Pikes Peak Pebble Pups

Pikes Peak Pebble Pups

Saturday, April 6, 2013

Guest Blogger: Victor Gordillo and the Death of the Dinosaurs

One Bad Day at the End of the Cretaceous: The Death of the Dinosaurs
By Victor Gordillio
Junior Member and Earth Science Scholar Program
Colorado Springs Mineralogical Society

The Earth was ruled by dinosaurs for about 150 million years or so, a very long time. Sixty-five million years ago, they were all gone, setting the stage for the rise of mammals. Rewind the geological clock to 65 million years ago, and dinosaurs are the dominant organisms on the planet. Move forward only 1 million years and the entire group is nonexistent. Almost overnight, the most successful large animals at the time vanished (leaving only fossils and tracks), setting stage for the rise of the mammals.

The sole cause for this monumental change was a single bad day about 65 million years ago. What happened? Scientific evidence suggests that an asteroid, roughly 10 kilometers in diameter, impacted what is now the Yucatan Peninsula of Mexico. Molten material, ejected from the impact, ignited forest fires around the world within hours. Thousands of cubic kilometers of sulfur-rich rocks were vaporized and thrown into the atmosphere, forming a blanket of soot covering the Earth for months. The Earth was in perpetual darkness which destroyed many links in the food chain, especially plant life. The sulfur combined with water vapor sprinkled back to Earth as sulfuric acid. Ten kilograms of this acid drenched every square meter of Earth. More than 70 percent of all species went extinct as a result of this catastrophe, known as the K-T event (Cretaceous-Tertiary Mass Extinction event).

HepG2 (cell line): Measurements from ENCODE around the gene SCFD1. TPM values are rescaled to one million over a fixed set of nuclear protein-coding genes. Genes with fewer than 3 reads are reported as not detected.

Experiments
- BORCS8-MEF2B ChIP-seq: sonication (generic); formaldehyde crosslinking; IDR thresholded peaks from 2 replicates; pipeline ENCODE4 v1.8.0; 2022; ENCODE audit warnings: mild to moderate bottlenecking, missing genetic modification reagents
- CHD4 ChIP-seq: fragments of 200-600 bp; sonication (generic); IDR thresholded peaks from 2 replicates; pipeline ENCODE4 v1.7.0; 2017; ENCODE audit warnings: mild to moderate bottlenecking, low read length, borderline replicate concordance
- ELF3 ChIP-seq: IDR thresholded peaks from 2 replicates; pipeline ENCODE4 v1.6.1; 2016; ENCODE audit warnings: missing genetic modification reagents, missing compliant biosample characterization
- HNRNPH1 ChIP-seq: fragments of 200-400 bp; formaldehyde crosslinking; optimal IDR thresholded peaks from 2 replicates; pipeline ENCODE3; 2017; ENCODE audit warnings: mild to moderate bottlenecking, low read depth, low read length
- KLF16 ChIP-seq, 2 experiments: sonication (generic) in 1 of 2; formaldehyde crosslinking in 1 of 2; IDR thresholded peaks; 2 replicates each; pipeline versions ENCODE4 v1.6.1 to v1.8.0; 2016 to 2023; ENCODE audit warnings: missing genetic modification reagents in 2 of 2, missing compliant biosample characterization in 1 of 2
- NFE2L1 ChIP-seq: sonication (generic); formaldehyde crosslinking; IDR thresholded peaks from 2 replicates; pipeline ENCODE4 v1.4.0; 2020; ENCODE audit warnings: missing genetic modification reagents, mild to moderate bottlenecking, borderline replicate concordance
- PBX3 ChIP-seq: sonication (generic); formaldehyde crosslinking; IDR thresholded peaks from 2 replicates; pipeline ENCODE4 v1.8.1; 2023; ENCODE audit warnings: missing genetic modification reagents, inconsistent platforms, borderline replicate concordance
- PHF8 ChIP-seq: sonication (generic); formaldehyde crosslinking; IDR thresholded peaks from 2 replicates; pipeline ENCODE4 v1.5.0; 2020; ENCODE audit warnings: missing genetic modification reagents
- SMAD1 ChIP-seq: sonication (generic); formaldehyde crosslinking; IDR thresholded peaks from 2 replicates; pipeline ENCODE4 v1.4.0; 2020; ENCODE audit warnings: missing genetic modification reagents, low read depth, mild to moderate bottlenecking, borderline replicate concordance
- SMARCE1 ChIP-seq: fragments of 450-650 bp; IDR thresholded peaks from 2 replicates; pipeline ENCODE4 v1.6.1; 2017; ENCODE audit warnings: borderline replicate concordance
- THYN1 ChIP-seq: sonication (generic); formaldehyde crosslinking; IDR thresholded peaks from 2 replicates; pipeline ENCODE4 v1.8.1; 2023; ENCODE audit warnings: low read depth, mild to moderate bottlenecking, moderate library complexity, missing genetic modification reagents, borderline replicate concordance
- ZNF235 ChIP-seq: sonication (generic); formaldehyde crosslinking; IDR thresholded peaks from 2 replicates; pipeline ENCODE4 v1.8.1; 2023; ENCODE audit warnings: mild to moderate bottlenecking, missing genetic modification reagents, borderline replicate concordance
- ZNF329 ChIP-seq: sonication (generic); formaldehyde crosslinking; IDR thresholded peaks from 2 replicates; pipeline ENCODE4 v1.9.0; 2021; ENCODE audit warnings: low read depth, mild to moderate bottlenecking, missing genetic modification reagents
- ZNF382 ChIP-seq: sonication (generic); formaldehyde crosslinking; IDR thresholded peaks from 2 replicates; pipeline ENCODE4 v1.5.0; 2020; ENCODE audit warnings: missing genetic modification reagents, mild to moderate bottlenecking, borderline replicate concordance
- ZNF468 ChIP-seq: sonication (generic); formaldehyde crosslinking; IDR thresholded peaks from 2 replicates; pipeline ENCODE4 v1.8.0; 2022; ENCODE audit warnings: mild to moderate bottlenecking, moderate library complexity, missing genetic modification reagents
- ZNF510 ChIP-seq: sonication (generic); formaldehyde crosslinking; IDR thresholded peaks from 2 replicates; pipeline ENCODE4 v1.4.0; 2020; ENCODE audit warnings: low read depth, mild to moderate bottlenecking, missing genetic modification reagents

Our first clues to this doomsday event were discovered in a rock outcrop in Italy that has a definite layer found to be heavily enriched with the element iridium, which is very rare in the Earth’s crust but abundant in asteroids. This extraterrestrial iridium layer has even been found in Colorado. This “smoking gun” sediment layer also included quartz grains that had been subjected to a powerful shockwave. Subsequent analyses from rocks and ocean sediments of this age throughout the world provide a detailed picture of this asteroid impact and how its sweeping changes to the environment resulted in what scientists call the “Great Dying,” and how this impact changed the history of life on Earth. Just recently, a meteorite exploded in the atmosphere over Russia, and an asteroid passed very close to the Earth, giving us pause to think about our planet still being in a “shooting gallery.”

These dinosaurs are about to have a very large change in
there day. Original artwork by © Kurt Lahmers

Welcome! This is the gateway to adventure and discovery

Through this blog pebble pups and junior members of the Colorado Springs Mineralogical Society can access their lessons, work on assignments and projects, and receive details about field trips in the Pikes Peak Region. This Internet program is also suitable for young people who are interested in Earth science but do not live near a rock club or gem and mineral society or for young people anywhere who want a deeper dive into these topics. The only requirement is that all participants must be members of the Colorado Springs Mineralogical Society and must fill out the CSMS membership form (under important websites) and send their registration and membership fee in. Steven Veatch is the senior instructor and will need an email from you with your name, address, phone number, and permission from your parents to participate in this program.